A globally Vulnerable Wandering Albatross Diomedea exulans has drowned after getting caught on a tuna longline hook, photograph by Graham Robertson

The Advisory Committee discussed ways of addressing this crisis, and agreed to seek views on how to enhance ACAP’s engagement with other role players to work constructively together to address the bycatch of albatrosses and petrels by fisheries.  In addition, the committee decided on ways to get its message across more broadly, through a revised communications strategy, engagement with fisheries certification schemes and ongoing refinement and dissemination of ACAP’s best-practice guidelines and advice.

The Eleventh Meeting of ACAP’s Advisory Committee (AC11) was held in Florianópolis, Brazil from 13 to 17 May with Nathan Walker (New Zealand) as Chair and Tatiana Neves (Brazil) as Vice-chair.  AC11 followed meetings of the AC’s Working Groups on Seabird Bycatch (SBWG9) and Population and Conservation Status (PaCSWG5) at the same venue.

AC11 was attended by eight of ACAP’s 13 Parties; observers were present from The Bahamas (for the first time), Canada, Namibia and the United States of America, as well as from Chinese Taipei, an APEC (Asia-Pacific Economic Cooperation forum) member economy – also for the first time.  NGOs in attendance were Humane Society International and Projeto Albatroz.  The meeting was opened with a welcome speech by Marilia Marques Guimarães Marini, Head of the Department of Conservation and Species Management, Ministry of the Environment, Brazil.  The 57-page report of the four-day meeting is now available on this website.  Official French and Spanish versions of the report are due to be posted by the end of July.  A second posting to ACAP Latest News will summarize other matters of interest discussed at the Eleventh Advisory Committee meeting.

Christine Bogle, ACAP Executive Secretary, 14 June 2019

Hope still for albatrosses?  A globally Endangered Antipodean Albatross Diomedea antipodensis identified as from the gibsoni subspecies flies towards the rainbow

Photograph by Rohan Clarke

International support to save albatrosses and petrels: Australia and USA scientists donate time-depth recorders to colleagues in Argentina and Brazil

Time-depth recorders (TDRs) were donated by Australian and American scientists to South American colleagues at the Eleventh Meeting of the ACAP Advisory Committee (AC11), held in the Jurerê Internacional region of Florianópolis, Brazil last month.

TDRs are devices originally developed to be placed on diving animals that can also be used to measure the sinking rate of longline branch lines bearing baited hooks.  The donated equipment will aid conservation research aimed at saving albatrosses and petrels by Argentinian researchers and the Brazilian NGO, Projeto Albatroz.

Edward Melvin (Washington Sea Grant, USA) , handed over the TDRs on behalf of himself  and Graham Robertson (formerly Australian Antarctic Division) to the founder and general coordinator of Projeto Albatroz, Tatiana Neves and to Juan Pablo Seco Pon (Institute of Marine and Coastal Research, University of Mar del Plata, Argentina), in the Il Campanario Villagio Resort, where the international meetings were taking place.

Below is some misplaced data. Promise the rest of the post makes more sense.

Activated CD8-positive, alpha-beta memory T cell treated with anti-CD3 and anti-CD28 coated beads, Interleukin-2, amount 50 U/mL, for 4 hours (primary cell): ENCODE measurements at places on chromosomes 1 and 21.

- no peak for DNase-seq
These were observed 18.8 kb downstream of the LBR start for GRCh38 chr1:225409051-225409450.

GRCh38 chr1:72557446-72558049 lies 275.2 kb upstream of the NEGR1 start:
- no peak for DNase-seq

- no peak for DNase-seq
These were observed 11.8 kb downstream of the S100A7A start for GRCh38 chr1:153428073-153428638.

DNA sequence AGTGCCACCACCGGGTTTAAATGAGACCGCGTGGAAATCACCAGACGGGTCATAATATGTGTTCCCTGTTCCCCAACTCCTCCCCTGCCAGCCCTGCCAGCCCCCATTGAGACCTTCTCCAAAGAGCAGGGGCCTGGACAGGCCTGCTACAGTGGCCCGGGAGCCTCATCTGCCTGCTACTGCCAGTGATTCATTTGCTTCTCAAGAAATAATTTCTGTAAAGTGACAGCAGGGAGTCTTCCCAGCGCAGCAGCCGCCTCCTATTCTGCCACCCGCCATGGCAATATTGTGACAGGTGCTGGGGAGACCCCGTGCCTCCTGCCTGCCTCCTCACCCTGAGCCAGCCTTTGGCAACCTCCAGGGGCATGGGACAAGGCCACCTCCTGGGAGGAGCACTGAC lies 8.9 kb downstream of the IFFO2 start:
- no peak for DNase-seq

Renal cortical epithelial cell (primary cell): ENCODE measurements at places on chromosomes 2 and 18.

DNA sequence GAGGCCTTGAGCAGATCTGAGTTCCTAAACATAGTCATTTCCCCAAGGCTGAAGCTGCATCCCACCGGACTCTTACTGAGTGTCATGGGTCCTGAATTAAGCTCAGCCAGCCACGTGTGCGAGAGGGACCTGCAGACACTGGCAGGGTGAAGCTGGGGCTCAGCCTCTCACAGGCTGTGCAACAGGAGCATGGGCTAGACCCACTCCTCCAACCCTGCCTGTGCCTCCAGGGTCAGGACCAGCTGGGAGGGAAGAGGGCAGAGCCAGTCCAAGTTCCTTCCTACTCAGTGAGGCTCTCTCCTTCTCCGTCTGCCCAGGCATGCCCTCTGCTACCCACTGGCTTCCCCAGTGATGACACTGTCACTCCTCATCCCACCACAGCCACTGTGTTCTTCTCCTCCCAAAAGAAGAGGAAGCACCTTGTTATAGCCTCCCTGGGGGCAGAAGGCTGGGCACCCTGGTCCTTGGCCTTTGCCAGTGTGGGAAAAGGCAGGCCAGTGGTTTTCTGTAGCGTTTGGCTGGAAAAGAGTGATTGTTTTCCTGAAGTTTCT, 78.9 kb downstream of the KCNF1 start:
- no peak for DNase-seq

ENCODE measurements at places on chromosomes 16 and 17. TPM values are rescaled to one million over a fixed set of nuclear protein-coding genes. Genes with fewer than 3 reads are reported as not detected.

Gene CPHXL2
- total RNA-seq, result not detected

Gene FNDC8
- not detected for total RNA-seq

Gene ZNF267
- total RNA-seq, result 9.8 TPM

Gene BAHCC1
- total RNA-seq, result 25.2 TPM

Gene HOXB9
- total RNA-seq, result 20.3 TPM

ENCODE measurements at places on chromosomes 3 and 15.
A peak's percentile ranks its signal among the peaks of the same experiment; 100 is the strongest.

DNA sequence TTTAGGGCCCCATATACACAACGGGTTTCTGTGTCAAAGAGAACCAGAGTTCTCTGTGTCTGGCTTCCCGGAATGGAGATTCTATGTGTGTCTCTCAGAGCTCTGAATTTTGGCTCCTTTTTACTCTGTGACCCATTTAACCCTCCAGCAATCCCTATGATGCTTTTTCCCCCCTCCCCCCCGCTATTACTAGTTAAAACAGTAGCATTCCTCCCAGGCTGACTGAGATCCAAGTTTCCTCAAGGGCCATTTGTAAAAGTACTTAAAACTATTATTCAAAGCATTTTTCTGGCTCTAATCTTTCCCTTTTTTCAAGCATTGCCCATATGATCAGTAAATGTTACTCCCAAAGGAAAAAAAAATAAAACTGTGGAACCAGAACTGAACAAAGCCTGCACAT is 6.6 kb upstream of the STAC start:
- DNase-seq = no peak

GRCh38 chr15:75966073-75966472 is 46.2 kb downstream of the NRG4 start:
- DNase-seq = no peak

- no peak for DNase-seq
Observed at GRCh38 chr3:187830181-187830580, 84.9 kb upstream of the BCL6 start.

Juan Pablo Seco Pon, Edward Melvin and Tatiana Neves with the donated TDRs, photograph from Projeto Albatroz

"Because we are initiating research to see how the hook pod mini (click here) works on Brazilian longline vessels, the donated TDRs will be of great value to us," said Tatiana Neves, who is also Vice-chair of the ACAP Advisory Committee.  This will help us find even more relevant results for birds and fishers. "

For the scientific coordinator of Projeto Albatroz, Dimas Gianuca, the TDRs will play an important role in the next studies of the institution.  “They will be used to check the sinking rate of the hooks used on pelagic longlines as well as of hooks in different bottom longline configurations to verify which sink rate offers the least risk of capture to seabirds ".

According to Edward Melvin, the decision to donate the equipment to Project Albatroz came with the end of his academic career. "I and a retired friend have undertaken a lot of work on mitigate catching seabirds," he explains. "At that time, we accumulated equipment that we would like to pass on to other researchers who are on the front line of conservation and we could not think of a better place to donate them than in South America, especially to Brazil and Argentina."

Juan Pablo also highlighted the role of South America in studies of sinking of baits. "We can speak different languages, but there are several types of fisheries we share, as well as several bird species that fly over the South Atlantic and South Pacific. This exchange of research between institutions is very valuable to us and is one of the pillars of this Agreement".

Translated and edited from the original Portuguese article under the heading Doação de equipamentos ajudará Projeto Albatroz em pesquisas em prol da conservação marinha (click here).

With thanks to Ed Melvin and Tatiana Neves.

John Cooper, ACAP Information Officer, 13 June 2019